Family life

Joking about stealing my baby isn’t funny

I get it, my baby is admittedly adorable. But as a Métis woman, that joke hits me where my worst fears lie.

Joking about stealing my baby isn’t funny

Photo: Courtesy of Chelsea Vowel

“She is so cute! I want to steal your baby.”

“Oh, what a doll! I’m just going to take her home with me.”

“Are you sure you want to keep her? You should let me take her!”

“What a sweetie! Can I have her?”

Last week, four white women jokingly said these things to me about my admittedly adorable four-month-old baby. They were all entranced with her easy smile and wanted to express how gorgeous they thought she was. Each time, I felt uneasy in the moment but laughed it off. It’s something I’ve heard many times before with my other children—a strange term of endearment. I usually shrug it off, but this time it really bothered me. Now that a few days have passed, I’m able to articulate why.

I have been pregnant six times and given birth to four babies. Being visibly pregnant can seem like an invitation for others to violate your personal space—as if it weren’t totally inappropriate to touch a stranger’s belly without asking for permission. I got fairly adept at sidestepping the roaming hands and unsolicited advice.

Over time, I’ve also had to learn how to comfortably deny strangers the chance to touch my babies. This almost invariably ends in people feeling offended at what my denial may mean and me wondering how I became the bad guy in this situation. The thing is, I get it. I love babies, too, and if you were my friend or relative, you’d get cuddling opportunities galore. But that isn’t the situation. And given my experience last week, it seems clear to me that I’m now also going to have to learn to tell white women that joking about stealing my baby isn’t funny.

Before I explain why, I need to tell you that I am a white-coded Métis woman—people see me as white unless I’m in a context where I am specifically identified as Indigenous. My babies are not visibly Indigenous either, so when I have these experiences with strangers, people react to me as a white woman, not a woman of colour. I tell you this for two reasons. First of all, many women of colour and Indigenous women can tell you harrowing stories about the way their bodies and babies aren’t respected in public spaces, and you need to listen to them. Secondly, I want people to understand that, even when people think they are talking to a white person, they need to be conscious of the weight of what they’re saying. Words matter, especially when they reflect a very serious and current reality.


The jokes about stealing my baby hit me where my worst fears lie. It is a fear so visceral that the slightest suggestion of having my children taken leaves me unable to speak—all I can do is clutch them to me like I’m drowning. There is a long and enduring history of Indigenous child apprehension in this country, from generations of kids being taken in the residential school system to the current crisis of child removal. The possibility of having my child taken by the state is something I take very seriously because, as an Indigenous woman, I have to.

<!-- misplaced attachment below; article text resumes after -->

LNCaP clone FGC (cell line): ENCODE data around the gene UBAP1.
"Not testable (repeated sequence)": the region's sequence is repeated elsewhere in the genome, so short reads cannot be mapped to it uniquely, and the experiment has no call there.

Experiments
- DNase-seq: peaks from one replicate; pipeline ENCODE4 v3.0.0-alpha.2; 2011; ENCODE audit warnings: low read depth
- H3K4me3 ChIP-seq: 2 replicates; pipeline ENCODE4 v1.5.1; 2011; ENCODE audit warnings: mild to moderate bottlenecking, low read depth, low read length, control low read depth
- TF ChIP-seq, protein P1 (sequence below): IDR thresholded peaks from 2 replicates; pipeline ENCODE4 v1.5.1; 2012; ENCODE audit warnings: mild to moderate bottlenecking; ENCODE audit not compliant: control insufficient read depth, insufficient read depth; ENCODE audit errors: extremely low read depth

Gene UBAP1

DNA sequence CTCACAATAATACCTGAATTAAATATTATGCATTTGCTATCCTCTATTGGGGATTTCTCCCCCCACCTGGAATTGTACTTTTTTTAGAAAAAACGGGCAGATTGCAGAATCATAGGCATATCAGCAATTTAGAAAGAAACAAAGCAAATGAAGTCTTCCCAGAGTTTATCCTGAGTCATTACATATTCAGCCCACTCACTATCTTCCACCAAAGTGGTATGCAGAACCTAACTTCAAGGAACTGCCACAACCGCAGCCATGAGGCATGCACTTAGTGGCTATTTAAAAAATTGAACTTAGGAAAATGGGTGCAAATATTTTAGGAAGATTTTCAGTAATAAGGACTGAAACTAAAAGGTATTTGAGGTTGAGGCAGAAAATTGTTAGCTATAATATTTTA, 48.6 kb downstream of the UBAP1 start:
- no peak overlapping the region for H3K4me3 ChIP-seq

I’m certain that it didn’t occur to any of the four women that their words would chill me to this extent, but I don’t think it’s unreasonable to ask that everyone be more mindful of their comments. The thing is, they should have known better. Two of the women who made these thoughtless jokes were aware that I’m Métis. One of them was a high-ranking politician in the Liberal government. At the beginning of October, the Liberal government announced $750 million in compensation for survivors of the Sixties Scoop, in which thousands of Indigenous children were taken (or “scooped up”) without consent to live with non-Indigenous families throughout Canada and abroad. Taken in this immediate context, the joke was in particularly poor taste.

To give you a sense of the magnitude of the terror and pain that these comments unintentionally evoke, you need to know that, despite representing only seven percent of children aged 14 and under in Canada, Indigenous kids make up almost half of the kids in foster care. On average, Child and Family Services in Manitoba seize an Indigenous newborn every day. Indigenous families are having their children removed from their care at rates that exceed those during the height of the residential school era. The very first Call to Action issued by the Truth and Reconciliation Commission demands a reduction of Indigenous children in care.

Many Canadians assume this means that Indigenous peoples are bad parents, ignoring the fact that these removals are driven by systemic racism within the child welfare system. The Canadian Human Rights Tribunal makes this very clear in its 2016 ruling against the federal government, which stated that First Nations children living on reserves are discriminated against when it comes to the amount of child welfare funding they receive.

Just two years ago, the policy of forcibly removing children from Indigenous families and communities was called “cultural genocide” by the Truth and Reconciliation Commission. The fact that this practice continues to this day is a forceful reminder of the fact that we can’t begin to heal when our children are still being taken en masse.


People say silly things in the presence of chubby, beautiful little babies all the time. Some even joke about eating them up, and no one would really take that seriously. Then again, there isn’t a history of baby eating in this country, backed by institutions centred on supporting this practice. When it comes to the theft and removal of Indigenous children, though, people need to recognize that this is no laughing matter.

This article was originally published on Oct 26, 2017

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